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Eastern Tools

Was: Shop Safety - Proper Dress

Hi, Joe Lovato

(I said)— I have a box of junk pliers, motors, drawplates and files
that were just a waste of money and time. Rio Grande—are you

Thank you for your response.

Firstly, let me apologize for the above statement.

Re- reading it, I realize it suggests that my ‘box’ comes from only
Rio Grande.

That is incorrect. Rio supplies me with excellent products for my
business and along with Stuller, Gesswein and Hoover and Strong, all
supply me with most of my needs very professionally…and I have
said that on several occasions on this forum.

That said, I do not live in the USA and so, by default, any order
will cost me about $100 in transport costs and about 3 weeks lead-in
time. So any order is always complicated, time consuming and labour
intensive. Back orders are not an option for me, because of transport
costs and most orders are spread over several companies at once.

And there in lies the rub. My dislike of cheap eastern products.

If I receive an order from a supplier, and the order contains a few
eastern products that are quality defective, I have to absorb those
costs, and do without them until my next order is placed. (the
company notwithstanding)

Even if the product costs, for instance, $500, my cost is $100 to
me, then $100 back and then $100 returned to me. This is most
inefficient in terms of time and money because I bear the return
transport costs, not the supplying company. Even though they are at
fault for supplying me a defective product.

In my experience, more than 95% of defective products I receive are
of eastern manufacture.

I do not believe that inferior tools produce superior work and I
stand by what I say—

You buy cheap, you buy twice.
Hans Meevis.

interesting Hans. has always refunded my money and transport when they sent
out defective product…and when I ( -long ago- ) bought metals from
them and they arrived not only oily,fingerprinted, and scratched, I
was told to keep what they had sent and they replaced it (.999 and
22kt) on the three ocassions I got really poorly handled metals from
them-and that’s giving them a polite description of what they sent
out. Personally I find myself saying I hate to mention brands on
this forum, but find more and more it becomes necessary to go against
my own principal…I think Rio is the most overrated and overpriced
supplier out there 2ed only to Stuller.and it seems as though rio is
replacing many of the quality made US and European products formerly
carried with "proprietary " items without listing where made…and
their overall inventory quality is receding quickly.while targeting
big businesses more and more.

.While I agree that cheap tools are cheap, it doesn’t matter where
they originate from…

All files eventually wear out,and so do most drawplates that get used
often or with a draw bench as opposed to only hand use in my
experience,whether sapphire lined or hardened steel…Few things will
last a lifetime- stakes may, hammers may, punches and dies may, some
torches may…but a great deal of their ability to last is in the
care they receive by the user/owner…

I paid about 45 bucks for a euro made raising hammer from Rio in the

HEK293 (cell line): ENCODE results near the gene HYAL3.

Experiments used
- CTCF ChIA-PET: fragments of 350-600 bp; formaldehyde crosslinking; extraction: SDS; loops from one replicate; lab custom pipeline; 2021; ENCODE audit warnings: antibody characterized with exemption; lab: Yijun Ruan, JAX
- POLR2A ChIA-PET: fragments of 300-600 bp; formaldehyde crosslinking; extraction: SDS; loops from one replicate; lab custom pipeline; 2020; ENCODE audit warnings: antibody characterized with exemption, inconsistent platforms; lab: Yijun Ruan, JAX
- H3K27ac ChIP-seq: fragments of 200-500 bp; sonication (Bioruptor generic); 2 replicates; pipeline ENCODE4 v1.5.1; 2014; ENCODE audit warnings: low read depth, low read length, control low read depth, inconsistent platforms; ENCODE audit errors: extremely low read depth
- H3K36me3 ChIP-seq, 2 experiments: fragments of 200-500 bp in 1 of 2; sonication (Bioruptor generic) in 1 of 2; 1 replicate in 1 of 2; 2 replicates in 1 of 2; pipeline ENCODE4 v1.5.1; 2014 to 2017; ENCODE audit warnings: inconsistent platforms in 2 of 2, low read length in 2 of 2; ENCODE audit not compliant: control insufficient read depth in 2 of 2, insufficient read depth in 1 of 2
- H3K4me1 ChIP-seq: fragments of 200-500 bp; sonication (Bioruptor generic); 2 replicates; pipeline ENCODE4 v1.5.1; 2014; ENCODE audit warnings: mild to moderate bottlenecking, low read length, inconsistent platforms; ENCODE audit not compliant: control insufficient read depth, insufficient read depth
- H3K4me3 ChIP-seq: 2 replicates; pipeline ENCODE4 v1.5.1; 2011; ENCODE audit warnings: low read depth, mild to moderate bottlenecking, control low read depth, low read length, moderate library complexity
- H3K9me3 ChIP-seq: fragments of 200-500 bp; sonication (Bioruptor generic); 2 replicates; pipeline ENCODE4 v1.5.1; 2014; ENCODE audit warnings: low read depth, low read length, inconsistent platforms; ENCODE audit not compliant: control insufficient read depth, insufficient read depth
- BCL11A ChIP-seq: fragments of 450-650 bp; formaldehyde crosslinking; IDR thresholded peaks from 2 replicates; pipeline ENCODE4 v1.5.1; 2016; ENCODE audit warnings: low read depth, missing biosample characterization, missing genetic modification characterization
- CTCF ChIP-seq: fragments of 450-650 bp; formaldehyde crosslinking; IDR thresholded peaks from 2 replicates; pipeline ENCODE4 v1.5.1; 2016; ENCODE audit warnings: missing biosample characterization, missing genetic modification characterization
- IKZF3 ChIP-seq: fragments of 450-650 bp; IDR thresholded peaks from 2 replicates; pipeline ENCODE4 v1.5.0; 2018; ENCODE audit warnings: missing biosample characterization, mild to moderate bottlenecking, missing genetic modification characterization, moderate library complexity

last 15-17 years and the head flew off the first time i struck it. I
paid 19.00 for a raising hammer from Rosenthal made in- i want to
say mexico but it could have been the us or italy and it lasted over
twenty years…both floated away equally well in the flood following
hurricane katrina…but often its the lesser touted suppliers that
have a greater range of products from a wider variety of sources and
undercut rio’s prices considerably…

.However, i must say i do disagree that cheap tools cannot produce
superior work…that’s up to the skill of the person doing the work
to a large degree in my opinion. I have seen some excellent jewelry
made in India by Indian craftspeople using what you or I may consider
cheap indian or pakistani tools…to those craftsmen they are what is
available so they adapt…and consider all of their tools as a great
investment given the return they get for the long hours of work they
may put in and the sheer number of competitors…Though I disagree
with you right now on this point, i enjoy your posts tremendously
and your generally refreshing attitude, and preume that this
disagreement is simply part of discussing things forum style with a
great degree of objectivity…

best regards,.R.E.Rourke


I would like to see the sellers informing the country of origin
before you make the purchase.

Generally If the cost is cheap it will be a cheap tool.

But if you paid a regular price and got a cheap tool then it is the
sellers fault.

My I Pod is made in China so is my Cell Phone. Do not blame the
origin or the manufacturer.

The blame is on the company that sold you the defective or the
inferior products

Kenneth Singh
46 Jewelry Supply

My whole point was inferior tools eventually lead to unneccessary

In my experience it has been these cheap tools from suppliers that
have the highest percentage chance of failure. In college I was hurt
by cheap pliers that snapped in mid use and cut me badly on the palm.
I must have forgotten that lessen when saving money on welding
gloves. Never again,I will aquire tools one at a time. I have been
buying from Stuller, but I always compair all suppliers for prices on
each purchase.

Rio has my attention because they have kits and I can get everything
I need for a task by investing in a kit. I like that…I like that a
lot. (HINT HINT to other suppliers) I also like that Rio offers other
mediums than most PMC clay and the Thermal Light Design mediums for